A blog about teaching and learning in a maths classroom.

Computer Aided Homework

Sunday, 18 October 2009 | 6 Comments

A Digital Education Revolution (DER) laptop in the hands of all Year 9 students changes everything… or does it?

The laptops include Microsoft Math which includes a CAS, that is, every Year 9 student can now get the computer to solve equations and simplify algebraic expressions. (More on the functionality of MS Maths in this review at squareCircleZ)

Now, I have no problem giving students tools like this – it is “real-world”, that is, an engineer doesn’t build a bridge without computer assistance. My question today is “how do I integrate it effectively”?

Year 9 are looking at expansion and factorisation of algebraic expressions the first week back, and I fired up MS Maths to see what it could do:

Screenshot of MS Maths shows that it can solve expansion and factorisation of algebraic expression problems

So, Microsoft Math solves the problems that many students at my school would say is that hardest thing they do in Mathematics in Years 7-9.

There are couple of ways I could deal with this:

  1. Don’t tell the students that their laptops can solve these problems.
  2. After having learnt how to do these types of problems the more traditional way, show them how the computer does it – and introduce some higher-order problems that previously may not have been achievable by these students and allow them to solve with the traditional way or a computer.
  1. Show them that the computer can do it from the start and see what happens.

In the end, though, the School Certificate exam is still paper-based without netbooks or graphics calculators.

Are there other options? What are your thoughts?

Posted in • How toLesson IdeaAlgebraSoftwareMicrosoft MathsTechnologyDigital Education RevolutionLaptops 4 Learning | Short URL:


eneyland on  18 October 09  at  06:01 AM #
Hi! You are doing an amazing job exploring all the features of the laptop! Yes I think kids will love that MS Maths can do their factorising for them! I will be passing on the details of your maths kit site to the maths teachers at my school! Thanks for your post.
Simon Borgert on  18 October 09  at  11:41 AM #
Number 2 definitely won't work! They will find it! As for Number 1) - see above - it is most likely to occur before you get around to introducing higher order problems, That leaves number 3! I did the same with GeoGebra and a Yr 11 Linear algebra assignment. Similarly I have shown all my classes the power of Wolfram Alpha to do exactly the same thing. Use it to introduce higher order concepts more quickly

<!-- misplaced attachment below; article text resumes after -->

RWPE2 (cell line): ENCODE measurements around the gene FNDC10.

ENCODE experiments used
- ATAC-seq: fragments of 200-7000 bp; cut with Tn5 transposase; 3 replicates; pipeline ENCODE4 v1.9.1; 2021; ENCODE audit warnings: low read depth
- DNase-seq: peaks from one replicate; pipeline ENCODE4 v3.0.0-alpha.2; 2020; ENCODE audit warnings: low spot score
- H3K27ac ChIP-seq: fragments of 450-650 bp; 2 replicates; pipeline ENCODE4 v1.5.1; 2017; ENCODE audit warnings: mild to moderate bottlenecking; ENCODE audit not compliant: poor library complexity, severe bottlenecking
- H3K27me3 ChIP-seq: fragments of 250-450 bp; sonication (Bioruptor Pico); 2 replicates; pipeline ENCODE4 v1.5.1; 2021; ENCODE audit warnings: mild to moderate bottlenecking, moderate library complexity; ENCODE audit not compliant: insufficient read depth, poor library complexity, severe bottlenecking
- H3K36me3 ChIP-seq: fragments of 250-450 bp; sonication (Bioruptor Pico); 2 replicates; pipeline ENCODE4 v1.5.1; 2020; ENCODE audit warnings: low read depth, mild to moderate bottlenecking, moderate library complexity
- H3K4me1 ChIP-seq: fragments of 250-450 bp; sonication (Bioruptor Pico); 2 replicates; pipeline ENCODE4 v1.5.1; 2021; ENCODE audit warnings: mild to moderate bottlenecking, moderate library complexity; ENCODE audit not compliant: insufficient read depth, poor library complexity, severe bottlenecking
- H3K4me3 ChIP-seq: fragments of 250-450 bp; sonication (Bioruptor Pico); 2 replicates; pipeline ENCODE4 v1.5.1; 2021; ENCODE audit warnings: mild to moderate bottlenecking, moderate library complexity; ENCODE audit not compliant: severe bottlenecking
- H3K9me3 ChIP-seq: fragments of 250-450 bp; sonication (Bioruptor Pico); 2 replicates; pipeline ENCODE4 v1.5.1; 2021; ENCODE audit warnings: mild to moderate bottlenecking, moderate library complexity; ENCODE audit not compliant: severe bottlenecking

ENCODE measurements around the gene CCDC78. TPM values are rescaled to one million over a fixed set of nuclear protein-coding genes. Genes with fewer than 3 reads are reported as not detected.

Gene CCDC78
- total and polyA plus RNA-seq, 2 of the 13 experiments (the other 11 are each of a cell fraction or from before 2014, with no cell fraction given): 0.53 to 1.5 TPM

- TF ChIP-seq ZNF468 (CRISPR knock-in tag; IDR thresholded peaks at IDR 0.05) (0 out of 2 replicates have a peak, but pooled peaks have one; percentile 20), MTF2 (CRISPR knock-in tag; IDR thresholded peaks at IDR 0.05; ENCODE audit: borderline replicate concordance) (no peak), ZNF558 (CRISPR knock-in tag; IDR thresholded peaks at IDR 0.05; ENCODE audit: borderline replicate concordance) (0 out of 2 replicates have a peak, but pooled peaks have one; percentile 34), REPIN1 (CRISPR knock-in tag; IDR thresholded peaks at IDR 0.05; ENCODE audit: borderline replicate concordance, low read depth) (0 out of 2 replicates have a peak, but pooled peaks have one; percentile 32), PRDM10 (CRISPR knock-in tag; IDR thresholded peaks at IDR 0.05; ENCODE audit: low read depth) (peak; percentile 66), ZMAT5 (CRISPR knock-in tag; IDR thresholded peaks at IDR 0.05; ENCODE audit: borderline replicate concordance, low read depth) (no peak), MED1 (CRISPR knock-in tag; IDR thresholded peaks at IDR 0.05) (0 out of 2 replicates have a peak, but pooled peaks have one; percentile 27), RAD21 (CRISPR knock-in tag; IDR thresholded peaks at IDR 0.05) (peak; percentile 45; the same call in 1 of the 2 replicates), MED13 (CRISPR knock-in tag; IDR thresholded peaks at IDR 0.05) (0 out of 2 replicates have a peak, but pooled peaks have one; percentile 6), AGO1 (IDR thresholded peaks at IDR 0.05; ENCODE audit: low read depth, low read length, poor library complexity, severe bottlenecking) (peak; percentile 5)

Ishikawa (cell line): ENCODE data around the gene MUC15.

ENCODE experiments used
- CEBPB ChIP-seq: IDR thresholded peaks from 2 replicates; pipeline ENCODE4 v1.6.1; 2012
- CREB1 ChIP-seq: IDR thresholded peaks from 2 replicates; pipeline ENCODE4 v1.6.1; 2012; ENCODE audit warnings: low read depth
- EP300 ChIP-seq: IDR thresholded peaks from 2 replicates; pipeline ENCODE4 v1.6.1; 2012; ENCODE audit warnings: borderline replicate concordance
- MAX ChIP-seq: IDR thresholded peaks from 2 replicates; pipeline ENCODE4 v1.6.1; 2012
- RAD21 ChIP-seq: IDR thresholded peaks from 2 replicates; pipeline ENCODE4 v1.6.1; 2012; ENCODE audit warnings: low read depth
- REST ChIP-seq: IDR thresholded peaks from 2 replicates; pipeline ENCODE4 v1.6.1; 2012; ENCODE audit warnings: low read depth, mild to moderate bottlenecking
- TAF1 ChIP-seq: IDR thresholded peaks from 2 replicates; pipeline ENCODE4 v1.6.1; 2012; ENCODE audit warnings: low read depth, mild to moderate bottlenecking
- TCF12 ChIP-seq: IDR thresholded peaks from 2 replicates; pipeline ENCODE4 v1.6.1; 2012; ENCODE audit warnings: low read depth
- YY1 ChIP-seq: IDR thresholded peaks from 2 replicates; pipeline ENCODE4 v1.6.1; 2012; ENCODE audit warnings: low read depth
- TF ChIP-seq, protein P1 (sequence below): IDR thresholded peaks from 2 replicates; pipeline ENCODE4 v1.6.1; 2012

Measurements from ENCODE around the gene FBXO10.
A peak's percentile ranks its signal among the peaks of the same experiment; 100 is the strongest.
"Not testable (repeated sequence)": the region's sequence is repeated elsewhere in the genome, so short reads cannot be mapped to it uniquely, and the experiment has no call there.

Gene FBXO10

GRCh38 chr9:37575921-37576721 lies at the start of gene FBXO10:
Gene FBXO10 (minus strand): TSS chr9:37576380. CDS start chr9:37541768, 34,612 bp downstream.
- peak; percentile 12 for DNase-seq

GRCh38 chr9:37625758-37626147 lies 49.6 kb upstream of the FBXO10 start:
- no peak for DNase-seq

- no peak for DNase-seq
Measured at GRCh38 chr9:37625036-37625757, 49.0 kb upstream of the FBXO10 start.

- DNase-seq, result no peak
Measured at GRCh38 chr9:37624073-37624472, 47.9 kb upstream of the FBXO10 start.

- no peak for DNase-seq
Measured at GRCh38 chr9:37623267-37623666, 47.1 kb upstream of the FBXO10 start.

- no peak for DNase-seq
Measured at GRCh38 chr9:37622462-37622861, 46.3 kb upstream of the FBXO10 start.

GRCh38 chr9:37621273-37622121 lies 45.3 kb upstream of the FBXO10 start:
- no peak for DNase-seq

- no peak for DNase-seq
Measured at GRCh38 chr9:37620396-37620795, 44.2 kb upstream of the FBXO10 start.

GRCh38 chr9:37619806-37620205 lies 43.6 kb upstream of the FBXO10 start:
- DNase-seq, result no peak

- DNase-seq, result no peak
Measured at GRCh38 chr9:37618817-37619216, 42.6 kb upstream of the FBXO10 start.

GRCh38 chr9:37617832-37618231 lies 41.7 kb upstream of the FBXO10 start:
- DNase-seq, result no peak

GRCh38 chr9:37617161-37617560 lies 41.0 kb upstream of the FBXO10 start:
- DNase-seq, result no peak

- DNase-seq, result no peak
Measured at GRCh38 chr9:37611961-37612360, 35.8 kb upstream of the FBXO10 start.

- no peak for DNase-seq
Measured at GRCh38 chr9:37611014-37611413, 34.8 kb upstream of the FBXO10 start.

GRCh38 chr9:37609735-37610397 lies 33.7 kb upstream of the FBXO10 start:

Simon Job on  18 October 09  at  11:44 AM #
Simon, I'm not sure that my students _will_ find it. Besides that, do you think it's helped or hindered the learning of skills? How so?
GlennSo on  18 October 09  at  05:00 PM #
I have TI-nSpires in my Alg 2 class, and I refuse to put in the 84 faceplate for just this reason. The nSpire will do so much more than the 84. Some of my learners have been exploring and finding things, some are deathly afraid of picking it up. I teach how to do the basics, and then quiz / test them on it. Later I show them shortcuts on the calc, so that I can assess their learning and my teaching first, and then show the the benefits of technology later. I see that as a compromise of sorts.
liz hemmings on  22 October 09  at  10:31 AM #
Its an add on so is it already loaded on the laptops? I had to download and install it on my own copy of Office 2007 Word. I assumed the kids wouldn't be able install it. I will probably teach them how to do it traditionally then tell them how to use the program.


Simon Job on  22 October 09  at  10:35 AM #
Liz, Yes, MS Maths is installed on the laptops as part of the suite of software. The "full list of software":

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Simon Job — eleventh year of teaching maths in a public high school in Western Sydney, Australia.
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